Wednesday, July 8, 2020
A Plug for Masks, Pinocchio Shoes
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This picture posted to Facebook of a 15-minute old Polypay/Suffolk lamb at the Johnson Goat Ranch in Lincoln County went viral. The lamb named Bella almost didn’t make it—her tongue was blue upon her debut into the world. But she survived, offering a note of positivity during the coronavirus pandemic.
   
Monday, June 8, 2020
 

BY KAREN BOSSICK

J McLaughlin at 520 E. 4th St. in Ketchum has washable face masks back in stock—and 100 percent of proceeds are being donated to the Front Line Responders Fund.

Masks are three for $20 and made of washable cotton. They come in a variety of prints and colors.

DON’T LEAVE HOME WITHOUT THAT TEA TOWEL

 
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Paul Ries constructed this graph showing how the number of new COVID-19 cases reported in Blaine County has slowed while Idaho’s has continued to climb.
 

Speaking of masks, some researchers now say that if 80 percent of the population wore masks, coronavirus infections would plummet by more than 90 percent.

According to an article in The Week, scientists built a computer simulation to demonstrate just that. And researchers say mask wearing is perhaps the reason there have been remarkably low infection rates in Asian countries where mask wearing is near-universal.

Masks don’t protect the wearer perfectly, but they can drop a wearer’s risk of infection between 50 and 80 percent, according to a study funded by the World Health Organization. That study analyzed 64 scientific papers.

 And, while N95 masks offer the best protection, surgical and cloth masks can also be highly successful. One study, for instance, found out that N95 masks were 99 percent effective; surgical masks, 75 percent, and a cloth tea towel, 67 percent.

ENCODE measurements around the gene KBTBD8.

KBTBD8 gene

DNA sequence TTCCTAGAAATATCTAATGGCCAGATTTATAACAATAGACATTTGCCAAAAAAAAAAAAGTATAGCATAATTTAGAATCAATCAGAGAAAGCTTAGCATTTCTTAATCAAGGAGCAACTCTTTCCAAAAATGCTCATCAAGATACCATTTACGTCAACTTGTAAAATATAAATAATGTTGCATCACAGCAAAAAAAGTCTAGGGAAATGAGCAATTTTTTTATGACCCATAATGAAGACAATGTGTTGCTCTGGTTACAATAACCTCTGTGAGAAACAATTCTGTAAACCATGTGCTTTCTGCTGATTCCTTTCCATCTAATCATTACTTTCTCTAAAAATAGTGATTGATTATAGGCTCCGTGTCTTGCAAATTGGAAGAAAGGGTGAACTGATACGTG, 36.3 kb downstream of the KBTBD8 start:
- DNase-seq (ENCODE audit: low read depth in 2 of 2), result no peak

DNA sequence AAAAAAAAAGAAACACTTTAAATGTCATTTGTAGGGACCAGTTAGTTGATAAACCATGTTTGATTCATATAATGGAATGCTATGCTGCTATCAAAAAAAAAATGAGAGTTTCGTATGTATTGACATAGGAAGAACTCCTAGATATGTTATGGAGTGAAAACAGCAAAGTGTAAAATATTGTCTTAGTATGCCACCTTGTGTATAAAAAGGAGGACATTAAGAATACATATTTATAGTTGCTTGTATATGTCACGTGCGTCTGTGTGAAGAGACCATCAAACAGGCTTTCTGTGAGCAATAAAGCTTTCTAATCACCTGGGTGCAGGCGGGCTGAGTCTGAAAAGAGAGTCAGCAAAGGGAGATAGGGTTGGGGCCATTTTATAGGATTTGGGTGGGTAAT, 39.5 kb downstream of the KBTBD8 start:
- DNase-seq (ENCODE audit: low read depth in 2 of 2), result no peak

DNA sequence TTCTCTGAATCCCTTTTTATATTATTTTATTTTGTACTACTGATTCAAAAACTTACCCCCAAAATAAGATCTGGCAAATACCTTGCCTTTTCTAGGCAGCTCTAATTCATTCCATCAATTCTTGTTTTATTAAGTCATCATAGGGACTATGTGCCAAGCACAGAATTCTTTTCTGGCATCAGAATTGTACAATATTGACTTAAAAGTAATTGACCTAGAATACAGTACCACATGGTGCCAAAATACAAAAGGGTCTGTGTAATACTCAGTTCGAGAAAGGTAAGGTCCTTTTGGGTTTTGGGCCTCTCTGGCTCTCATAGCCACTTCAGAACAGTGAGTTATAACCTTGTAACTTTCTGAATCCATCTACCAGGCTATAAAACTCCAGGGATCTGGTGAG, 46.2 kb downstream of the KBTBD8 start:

Even if some virus gets through, scientists theorize that the reduced amount will not overwhelm the immune system like a large exposure might. A mask wearer may get a mild case of coronavirus or none at all.

Materials with a dense weave, such as quilter’s cotton, flannel or pillowcases with a high thread count are preferable.

PINOCCHIO SHOES FOR PHYSICAL DISTANCING

A Romanian cobbler has created size 75 leather shoes to help people follow physical distancing during the coronavirus pandemic. He created the long-nosed shoes, which look like something out of Pinocchio, after realizing people were not respecting social distancing guidelines while out in public.

If two people wearing these shoes were facing each other, they would be appropriately spaced, he says in a story in Independent. So far, he has received five orders for the $115 shoes.

POSSIBLE PROTECTION AGAINST COVID?

An assistant professor at the University of Kentucky is studying whether coating the nose and throat with iodine might help prevent COVID-19 from taking root in a body.

Dr. Alexandra Kejner noted that she washes her hands with iodine before surgery and that it’s also used for wound packing and sinus disease.

It’s possible, she says, that coating the mouth and nose via gargling and a nasal spray could prevent the virus from getting a foothold. She hopes to have preliminary data within three months, according to a report in USA Today.

 A FABRIC THAT KILLS CORONAVIRUSES?

A researcher at the Indiana Center for Regenerative Medicine and Engineering at the Indiana University School of Medicine says that that low-level electric fields can render the coronavirus unable to infect a host after just a minute, according to an article in USA Today.

The electroceutical fabric was developed several years ago by Chandan Sen, now director of the Indiana Center for Regenerative Medicine. The electrically based antimicrobial wound dressing was approved by the FDA and is sold under the name Procella.

Sen says coronaviruses rely on electrostatic interactions to assemble themselves into an infective form and attach to a host. His fabric consists of polyester with a series of metal dots alternating silver and zinc printed on the surface.

When exposed to moisture, the metal generates an electrical charge. Early trials have proven promising and Vomaris has applied through the FDA’s Emergency Use Authorization program to use the fabric for face masks. He hopes it could be available for consumer use by fall.

 

~  Today's Topics ~


Keeping Tabs on Wolves

Ketchum Galleries Unveil New Exhibitions

Ketchum Joins Hailey in Requiring Masks in Public
 
 

 

 

 

 

 

 
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